An Introduction to the Most Famous and Beautiful Aboriginal Stories

To celebrate the launch of Ask Aunty: Seasons, the first book in a children’s book series written by respected Aboriginal author Aunty Munya Andrews, we have collated a brief introduction to some of the classic, magical, and insightful Dreaming stories, many of which are tales that have been passed down the generations.

Transferring these wonderful stories into text and an Indigenous book that is accessible to younger readers is a great way to connect with the culture, heritage and belief systems of Aboriginal and Torres Strait Islander people, supported by colour and illustration to spark the little one’s imaginations.

What Are Aboriginal Stories?

Part of  Dreamtime, these narratives–called ‘Jukurrpa’ by some First Nations people–tell tales of the Spiritual Ancestors who built the world and all the living things within while still being present today around the people, land, and animals.

Indigenous Australian authors have captured the essence and meaning of these ancient tales, which remain relevant to the modern world while existing outside of the limitations of time. Dreamtime stories are the basis for art, literature, community, and beliefs; each story is unique and may relate to different aspects of Aboriginal life.


Introducing Much-Loved Dreamtime Stories

In no particular order, here are some of the most famous and well-known Dreamtime stories–and what they stand for.

How the Kangaroo Got Its Pouch

This tale tells the story of a time long ago when kangaroos did not yet have pouches to carry their young. A dingo catches a baby joey, who turns to its mother for help. With nowhere to hide, the joey is in peril, but his mother is gifted by an Ancestor with a pouch for him to hide, saving his life and creating the pouches all kangaroos are now born with.

The lesson is in the wish of the mother kangaroo who asks kangaroos to be given the same gift–those with warm hearts who think of others will be rewarded with good fortune.


The Rainbow Serpent

The Rainbow Serpent tells the story of a giant snake that sleeps beneath the surface of the Earth. When it decides to emerge, it wakes all the animals who travel around the hills, rivers and valleys, creating the terrain and natural landscapes.

The Rainbow Serpent is a powerful force connected to water and life. The rainbows in the sky are the serpents travelling from one watering hole to the next. This story represents the importance of water’s role in while being a cyclical part of nature–and its potential to cause destruction if made unhappy.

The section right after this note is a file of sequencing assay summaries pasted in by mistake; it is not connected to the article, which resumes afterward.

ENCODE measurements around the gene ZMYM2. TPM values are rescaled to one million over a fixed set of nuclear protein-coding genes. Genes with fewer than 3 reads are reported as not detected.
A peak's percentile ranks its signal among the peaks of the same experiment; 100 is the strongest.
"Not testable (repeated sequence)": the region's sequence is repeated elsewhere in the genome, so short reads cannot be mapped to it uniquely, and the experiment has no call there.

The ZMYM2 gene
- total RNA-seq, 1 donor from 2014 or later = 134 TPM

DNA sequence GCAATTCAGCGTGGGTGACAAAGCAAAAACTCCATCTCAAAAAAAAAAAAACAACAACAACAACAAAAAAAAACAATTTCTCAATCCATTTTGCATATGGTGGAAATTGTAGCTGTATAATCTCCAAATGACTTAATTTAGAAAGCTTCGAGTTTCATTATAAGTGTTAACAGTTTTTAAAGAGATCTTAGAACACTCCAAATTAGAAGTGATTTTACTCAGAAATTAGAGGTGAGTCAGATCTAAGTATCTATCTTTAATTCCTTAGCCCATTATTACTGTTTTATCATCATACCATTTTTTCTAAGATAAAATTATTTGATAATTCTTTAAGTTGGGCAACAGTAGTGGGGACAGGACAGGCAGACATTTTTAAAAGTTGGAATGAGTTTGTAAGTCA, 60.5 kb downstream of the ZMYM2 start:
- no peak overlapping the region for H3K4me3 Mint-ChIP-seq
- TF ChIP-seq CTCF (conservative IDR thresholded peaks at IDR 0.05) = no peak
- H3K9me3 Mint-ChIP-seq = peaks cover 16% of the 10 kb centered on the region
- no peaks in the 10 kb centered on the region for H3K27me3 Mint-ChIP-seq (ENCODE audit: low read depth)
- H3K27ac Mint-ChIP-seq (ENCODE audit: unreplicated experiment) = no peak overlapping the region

Tiddalick the Frog

Tiddalick is a giant frog who decides one day, in his greed, to drink all of the water. All the rivers, lakes, creeks and water sources are left dry, leaving the other animals to work as a team to try and find a solution to their problem. They decide to make Tiddalick laugh, forcing him to spill the huge amount of water he has drunk and return the valuable resource to the community of creatures reliant on it. 

Tiddalick teaches about the need to share with others and the dangers of being greedy. The story also shows how teamwork and using each animal’s special skills was the only solution.


Emu and the Jabiru

Our final tale is based on a family dispute between brothers-in-law Gandji and Wurrpan, who live close to each other with their children. Gandji leaves to fish for stingray and brings his catch back to share with the entire family–but saves all of the sweet meat for himself.

The men begin fighting with coals and rocks. Gandji hurts Wurrpan, jumps in the air, and starts to fly as a jabiru, afraid of the repercussions of his actions. When his enemy hits him with a spear, it becomes his beak, and he falls to Earth and begins to run, transforming into an emu with grey feathers from the ash of the fire. The lesson is about cooperation, sharing, and the senselessness of silly arguments.

Each of these stories can be retold in different ways, but they all explore how our world was created while teaching lessons in respect, kindness, and conduct, while framing the way Aboriginal and Torres Strait Islander people protect and pass on their traditions and beliefs.

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Stacey Wells
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